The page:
This lock was installed on a retail store, protecting an area with high-value merchandise. YES, those are bullet holes, and NO, the wanna-be robbers did not defeat the lock and/or gain access. #stopemwithaSCHLAGE
Although I've heard people say that no pricetag is too high when protecting our most precious assets, there are checks and balances to consider. What do you think about school security methods like this one?
Although the rules on projections into the clear opening height are changing, giant Pilgrim cat heads are not one of the allowable projections. Happy Thanksgiving!
Once the investment is made in an access control system, it seems like padlocks and hasps should become obsolete. Especially since this is probably a fire door.
Remember when you were a kid and couldn't go on the roller coaster because you weren't as tall as the line on the sign? Well, here's the egress version...
Imagine that you're in an antique store, shopping for the perfect Christmas gift. You're on the second floor when the fire alarm sounds...
Trevor Hauser posted today's Wordless Wednesday photo on the Crap Locksmithing Facebook page, and all I can say is...wow.
What would you call this Wordless Wednesday post? I'm befuddled by the giant arrow, the multiple exit signs, the numerous motions required to unlatch the door, and...the padlock and hasp.
Sometimes people have to get creative when security is on the line! Hopefully, this unit is uninhabitable. #wordless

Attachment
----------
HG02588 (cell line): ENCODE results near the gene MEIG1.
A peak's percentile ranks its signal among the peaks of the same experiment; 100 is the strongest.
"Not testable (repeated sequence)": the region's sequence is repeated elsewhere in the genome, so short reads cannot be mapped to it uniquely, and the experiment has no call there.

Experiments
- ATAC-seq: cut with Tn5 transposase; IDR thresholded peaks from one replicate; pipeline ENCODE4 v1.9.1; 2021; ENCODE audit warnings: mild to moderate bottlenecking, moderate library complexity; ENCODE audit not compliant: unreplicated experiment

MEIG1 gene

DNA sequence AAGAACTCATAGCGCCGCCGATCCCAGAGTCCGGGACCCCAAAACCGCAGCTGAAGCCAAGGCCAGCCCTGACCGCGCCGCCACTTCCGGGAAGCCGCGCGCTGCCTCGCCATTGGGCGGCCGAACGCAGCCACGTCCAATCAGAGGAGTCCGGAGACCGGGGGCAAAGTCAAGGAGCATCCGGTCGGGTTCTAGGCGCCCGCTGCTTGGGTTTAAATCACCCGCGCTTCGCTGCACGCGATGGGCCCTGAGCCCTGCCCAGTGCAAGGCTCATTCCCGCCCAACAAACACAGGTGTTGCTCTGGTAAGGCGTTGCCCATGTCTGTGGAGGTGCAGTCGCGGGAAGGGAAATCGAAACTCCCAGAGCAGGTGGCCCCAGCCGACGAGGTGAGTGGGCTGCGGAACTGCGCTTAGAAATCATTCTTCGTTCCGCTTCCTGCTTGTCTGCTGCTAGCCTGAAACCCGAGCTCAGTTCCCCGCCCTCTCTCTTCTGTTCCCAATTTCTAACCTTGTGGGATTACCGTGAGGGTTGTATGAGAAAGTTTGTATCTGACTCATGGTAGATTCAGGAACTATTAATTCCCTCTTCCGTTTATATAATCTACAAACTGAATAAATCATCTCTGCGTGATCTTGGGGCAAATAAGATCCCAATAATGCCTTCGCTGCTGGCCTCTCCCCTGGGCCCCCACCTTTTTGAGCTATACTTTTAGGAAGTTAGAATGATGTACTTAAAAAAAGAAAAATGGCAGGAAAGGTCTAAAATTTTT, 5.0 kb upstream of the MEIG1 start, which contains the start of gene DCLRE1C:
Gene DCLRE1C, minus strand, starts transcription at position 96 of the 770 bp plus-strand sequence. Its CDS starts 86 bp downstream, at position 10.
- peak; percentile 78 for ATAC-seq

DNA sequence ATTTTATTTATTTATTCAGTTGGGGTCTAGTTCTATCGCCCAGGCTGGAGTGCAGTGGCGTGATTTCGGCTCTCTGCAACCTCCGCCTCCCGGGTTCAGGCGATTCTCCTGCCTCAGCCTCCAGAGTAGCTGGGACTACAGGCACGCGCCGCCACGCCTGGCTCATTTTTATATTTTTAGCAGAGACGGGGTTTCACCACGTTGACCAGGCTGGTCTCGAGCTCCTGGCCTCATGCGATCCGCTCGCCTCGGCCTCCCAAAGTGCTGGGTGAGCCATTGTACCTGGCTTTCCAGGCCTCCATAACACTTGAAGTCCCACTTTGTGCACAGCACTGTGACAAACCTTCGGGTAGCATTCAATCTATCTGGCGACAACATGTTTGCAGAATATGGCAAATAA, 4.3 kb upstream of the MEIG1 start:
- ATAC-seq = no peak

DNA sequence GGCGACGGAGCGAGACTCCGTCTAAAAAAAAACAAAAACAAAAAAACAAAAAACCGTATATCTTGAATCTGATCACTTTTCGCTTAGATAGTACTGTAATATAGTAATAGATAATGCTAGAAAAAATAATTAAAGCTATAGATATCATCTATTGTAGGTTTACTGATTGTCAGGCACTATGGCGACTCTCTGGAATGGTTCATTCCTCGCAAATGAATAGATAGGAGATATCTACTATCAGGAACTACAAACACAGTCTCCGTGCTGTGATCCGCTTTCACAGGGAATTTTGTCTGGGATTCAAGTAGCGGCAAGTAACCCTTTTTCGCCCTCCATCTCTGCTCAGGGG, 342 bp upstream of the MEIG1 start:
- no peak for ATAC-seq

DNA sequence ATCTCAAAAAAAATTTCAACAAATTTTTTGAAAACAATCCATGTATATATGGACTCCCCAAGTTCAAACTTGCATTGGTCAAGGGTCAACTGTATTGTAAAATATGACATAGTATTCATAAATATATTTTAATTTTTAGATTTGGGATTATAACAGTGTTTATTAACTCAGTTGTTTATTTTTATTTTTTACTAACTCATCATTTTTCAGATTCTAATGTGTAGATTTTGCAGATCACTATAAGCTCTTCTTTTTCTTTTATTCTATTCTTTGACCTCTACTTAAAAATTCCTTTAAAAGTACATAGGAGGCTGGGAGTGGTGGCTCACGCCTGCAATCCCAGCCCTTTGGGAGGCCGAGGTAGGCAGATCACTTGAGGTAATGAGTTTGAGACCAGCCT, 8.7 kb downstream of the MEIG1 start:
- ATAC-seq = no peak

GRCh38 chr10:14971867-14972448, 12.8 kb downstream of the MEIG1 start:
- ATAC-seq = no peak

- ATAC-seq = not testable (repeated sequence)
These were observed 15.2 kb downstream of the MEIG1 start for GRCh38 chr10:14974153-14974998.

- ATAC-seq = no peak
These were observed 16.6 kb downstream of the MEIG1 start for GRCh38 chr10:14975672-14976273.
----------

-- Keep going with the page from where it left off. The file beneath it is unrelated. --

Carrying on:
Do you see any problems with today's Wordless Wednesday photo? While this might seem like an easy way to secure these doors, I have some concerns.
At first glance, the problem with this Wordless Wednesday photo may not immediately be apparent...do you see what's causing the egress concern?
Yet another restaurant exit that leaves me #wordless. Posted in the Fire and Life Safety Inspectors Facebook group by Nancy Naber-Van Voorhees.
Do you remember back in July when I shared crazy Wordless Wednesday photos of how a flash flood affected some doors? Well, here's a WW video of a similar incident!
Today's Wordless Wednesday photo shows a university weight room, where students allegedly "modified" the hardware so that the door would not be lockable.
I just love imagining you guys and gals spotting a door with a problem and thinking, "I need to take a picture for Lori!" Keep them coming! :D
Michael Wallick of Kelley Brothers sent me today's Wordless Wednesday photo of an "emergency exit" in what looks like a thrift store (I love thrift stores!). What can I say? #wordless